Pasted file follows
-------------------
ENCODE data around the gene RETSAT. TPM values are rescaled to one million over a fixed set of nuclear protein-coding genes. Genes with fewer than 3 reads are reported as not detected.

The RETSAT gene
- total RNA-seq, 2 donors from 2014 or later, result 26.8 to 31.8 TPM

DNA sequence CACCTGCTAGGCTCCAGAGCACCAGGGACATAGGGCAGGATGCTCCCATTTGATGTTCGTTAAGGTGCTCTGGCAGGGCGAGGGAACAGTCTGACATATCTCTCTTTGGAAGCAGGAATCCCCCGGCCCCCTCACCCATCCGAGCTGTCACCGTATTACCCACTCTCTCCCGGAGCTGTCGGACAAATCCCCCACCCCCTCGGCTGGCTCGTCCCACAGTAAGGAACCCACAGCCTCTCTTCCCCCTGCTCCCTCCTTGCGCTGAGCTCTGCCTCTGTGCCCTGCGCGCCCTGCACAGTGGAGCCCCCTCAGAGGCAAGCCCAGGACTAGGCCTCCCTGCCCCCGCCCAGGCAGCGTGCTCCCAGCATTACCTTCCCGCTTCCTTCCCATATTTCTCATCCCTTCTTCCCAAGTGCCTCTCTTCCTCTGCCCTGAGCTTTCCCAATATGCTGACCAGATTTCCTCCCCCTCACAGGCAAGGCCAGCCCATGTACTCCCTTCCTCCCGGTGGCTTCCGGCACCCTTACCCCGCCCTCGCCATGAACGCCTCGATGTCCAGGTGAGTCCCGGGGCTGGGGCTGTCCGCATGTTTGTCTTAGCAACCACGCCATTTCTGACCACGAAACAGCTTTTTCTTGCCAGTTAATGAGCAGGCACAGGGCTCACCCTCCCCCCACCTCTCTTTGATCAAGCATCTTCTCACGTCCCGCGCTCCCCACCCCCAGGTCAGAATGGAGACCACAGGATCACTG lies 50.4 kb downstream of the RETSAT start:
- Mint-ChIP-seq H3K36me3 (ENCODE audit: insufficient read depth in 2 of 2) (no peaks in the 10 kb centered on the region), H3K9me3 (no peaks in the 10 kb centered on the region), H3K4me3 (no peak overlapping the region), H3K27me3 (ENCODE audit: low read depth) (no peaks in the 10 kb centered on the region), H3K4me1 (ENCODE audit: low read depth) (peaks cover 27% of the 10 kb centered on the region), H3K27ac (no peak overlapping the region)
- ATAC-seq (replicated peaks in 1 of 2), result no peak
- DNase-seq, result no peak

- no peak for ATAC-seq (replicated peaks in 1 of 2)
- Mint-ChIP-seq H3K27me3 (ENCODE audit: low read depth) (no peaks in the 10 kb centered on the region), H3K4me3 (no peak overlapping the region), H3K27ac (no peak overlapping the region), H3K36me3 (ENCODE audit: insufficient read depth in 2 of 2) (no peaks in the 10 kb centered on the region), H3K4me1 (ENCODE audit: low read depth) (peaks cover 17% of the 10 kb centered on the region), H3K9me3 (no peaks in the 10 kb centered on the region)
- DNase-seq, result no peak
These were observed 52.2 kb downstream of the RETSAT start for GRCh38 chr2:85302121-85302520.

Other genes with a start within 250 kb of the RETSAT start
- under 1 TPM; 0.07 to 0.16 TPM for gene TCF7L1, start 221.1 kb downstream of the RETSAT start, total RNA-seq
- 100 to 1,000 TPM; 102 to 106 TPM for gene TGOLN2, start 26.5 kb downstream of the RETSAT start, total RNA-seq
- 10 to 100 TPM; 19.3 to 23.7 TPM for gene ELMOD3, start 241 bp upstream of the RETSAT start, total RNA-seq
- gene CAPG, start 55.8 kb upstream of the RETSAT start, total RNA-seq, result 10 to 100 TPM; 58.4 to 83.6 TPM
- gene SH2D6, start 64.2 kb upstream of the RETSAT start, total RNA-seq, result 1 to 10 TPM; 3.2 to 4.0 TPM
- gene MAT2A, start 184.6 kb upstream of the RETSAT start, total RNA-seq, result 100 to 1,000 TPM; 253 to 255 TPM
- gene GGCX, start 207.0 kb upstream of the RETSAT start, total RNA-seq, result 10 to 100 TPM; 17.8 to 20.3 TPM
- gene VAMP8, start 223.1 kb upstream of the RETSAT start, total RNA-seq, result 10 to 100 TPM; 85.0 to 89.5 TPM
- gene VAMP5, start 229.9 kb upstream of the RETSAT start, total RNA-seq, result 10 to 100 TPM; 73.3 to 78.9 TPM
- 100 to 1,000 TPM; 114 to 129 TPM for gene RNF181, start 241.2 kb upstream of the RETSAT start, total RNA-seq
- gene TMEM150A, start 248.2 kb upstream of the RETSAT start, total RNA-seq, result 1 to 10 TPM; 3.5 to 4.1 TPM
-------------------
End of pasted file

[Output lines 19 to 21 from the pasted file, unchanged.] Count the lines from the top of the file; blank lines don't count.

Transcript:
- gene GGCX, start 207.0 kb upstream of the RETSAT start, total RNA-seq, result 10 to 100 TPM; 17.8 to 20.3 TPM
- gene VAMP8, start 223.1 kb upstream of the RETSAT start, total RNA-seq, result 10 to 100 TPM; 85.0 to 89.5 TPM
- gene VAMP5, start 229.9 kb upstream of the RETSAT start, total RNA-seq, result 10 to 100 TPM; 73.3 to 78.9 TPM